A horse and groom

Maker(s)
Artist: Sheikh Muhammad Amir (19th century)
Historical period(s)
ca. 1840
School
Company School
Medium
Opaque watercolor, pencil and ink with touches of white and gum arabic
Dimensions
H x W: 28 x 44.5 cm (11 x 17 1/2 in)
Geography
India, West Bengal state, Kolkata (Calcutta)
Credit Line
Purchase — Smithsonian Unrestricted Trust Funds
Collection
Arthur M. Sackler Gallery
Accession Number
S1999.121
On View Location
Currently not on view
Classification(s)
Album, Painting
Type

Album leaf with painting

Keywords
horse, India, WWII-era provenance
Provenance
Provenance research underway.
Label

Sheikh Muhammad Amir of Karraya (a suburb of Calcutta), the greatest of the Calcutta Company School painters, specialized in portraying the domestic lives of the British in India. Collected in albums, his paintings record prized possessions and testify to British efforts to recreate their customs in an unfamiliar land.

The renowned artist's most powerful paintings are those that depict horses and grooms. Although the subject is traditional--court painters had long produced images of favorite horses for Indian royalty--the accomplished shading and textures, accurate anatomy, and cast shadows evince Sheikh Muhammad Amir's mastery of the new style. Here, his subtle balance of emphatic silhouette with exquisite detail results in a refined image with an almost disturbing air of stillness.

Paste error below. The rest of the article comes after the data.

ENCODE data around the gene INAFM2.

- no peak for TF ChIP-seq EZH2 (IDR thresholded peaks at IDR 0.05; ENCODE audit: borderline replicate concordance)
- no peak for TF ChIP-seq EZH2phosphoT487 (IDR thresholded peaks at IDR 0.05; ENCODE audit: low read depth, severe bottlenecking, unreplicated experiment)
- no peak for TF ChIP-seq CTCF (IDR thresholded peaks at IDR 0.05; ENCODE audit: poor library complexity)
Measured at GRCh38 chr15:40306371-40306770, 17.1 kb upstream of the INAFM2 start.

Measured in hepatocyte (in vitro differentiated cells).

Published References
  • Christie's (London). Visions of India. London, October 5, 1999. lot 114, p. 83.
  • Milo Cleveland Beach. The Imperial Image: Paintings for the Mughal Court., 2nd. Washington and Ahmedabad, India, 2012. cat. 61, p. 191.
Collection Area(s)
South Asian and Himalayan Art
Web Resources
Google Cultural Institute
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